What force accelerates a liquid moving in a narrowing pipe?

You are right. From continuity of the incompressible fluid you have $$A_1 v_1 = A_2 v_2.$$ So obviously the velocity is changing. Thus the fluid is accelerated, and therefore there must be a force causing this acceleration. In this case the force comes from the pressure difference between the wide and the narrow part of the pipe.

enter image description here
(image from ResearchGate - Diagram of the Bernoulli principle)

This can be described by Bernoulli's equation ($p$ is pressure, $\rho$ is density) $$\frac{1}{2}\rho v_1^2 + p_1 = \frac{1}{2}\rho v_2^2 + p_2$$

There is more mass per area behind than ahead of the constriction so since ppressure is force divided by area there develops a pressure difference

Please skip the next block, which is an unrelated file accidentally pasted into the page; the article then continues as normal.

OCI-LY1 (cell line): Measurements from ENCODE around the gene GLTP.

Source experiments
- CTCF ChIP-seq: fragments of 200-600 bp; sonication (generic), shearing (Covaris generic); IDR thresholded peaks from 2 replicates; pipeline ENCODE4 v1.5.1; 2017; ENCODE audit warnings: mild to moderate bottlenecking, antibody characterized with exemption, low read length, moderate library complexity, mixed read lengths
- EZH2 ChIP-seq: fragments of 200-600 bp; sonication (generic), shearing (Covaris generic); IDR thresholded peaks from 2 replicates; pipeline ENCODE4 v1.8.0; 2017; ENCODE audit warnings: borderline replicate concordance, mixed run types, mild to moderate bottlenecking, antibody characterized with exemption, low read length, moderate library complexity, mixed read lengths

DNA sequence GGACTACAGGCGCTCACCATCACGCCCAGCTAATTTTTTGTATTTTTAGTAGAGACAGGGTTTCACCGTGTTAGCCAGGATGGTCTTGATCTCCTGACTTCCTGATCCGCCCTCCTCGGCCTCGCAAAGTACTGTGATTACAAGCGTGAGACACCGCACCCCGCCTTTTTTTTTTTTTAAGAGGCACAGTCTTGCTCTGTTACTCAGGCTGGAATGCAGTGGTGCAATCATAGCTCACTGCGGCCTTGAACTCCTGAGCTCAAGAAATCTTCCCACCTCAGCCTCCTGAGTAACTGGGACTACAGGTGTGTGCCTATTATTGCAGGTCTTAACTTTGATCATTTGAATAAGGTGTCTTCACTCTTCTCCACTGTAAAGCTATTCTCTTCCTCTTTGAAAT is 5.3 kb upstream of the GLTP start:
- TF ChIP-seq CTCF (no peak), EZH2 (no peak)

The simple answer is pressure.

As you state, from the continuity equation you can see that the velocity $v_2>v_1$. The next step is a momentum balance (like any balance in fluid dynamics: $\frac{d}{dt}=in-out+production$). The momentum flowing into the system is smaller than the momentum flowing out of the system ($\rho A_1 v_1^2 < \rho A_2 v_2^2 = \rho A_1 v_1^2 \frac{A_1}{A_2}$, $\frac{A_1}{A_2}>1$).

The actual force is not the pressure itself, but the pressure difference, or, actually, the difference in force, because on the left the force is $p_1 A_1$ and on the right $p_2 A_2$.

From another conceptual point. Suppose you have a garden hose. Than you have a fixed pressure drop. Now, if you squeeze it, you create a contraction. Part of the pressure drop is now needed to accelerate the fluid at the exit. The overall flowrate decreases, because you also need pressure to overcome frictional forces.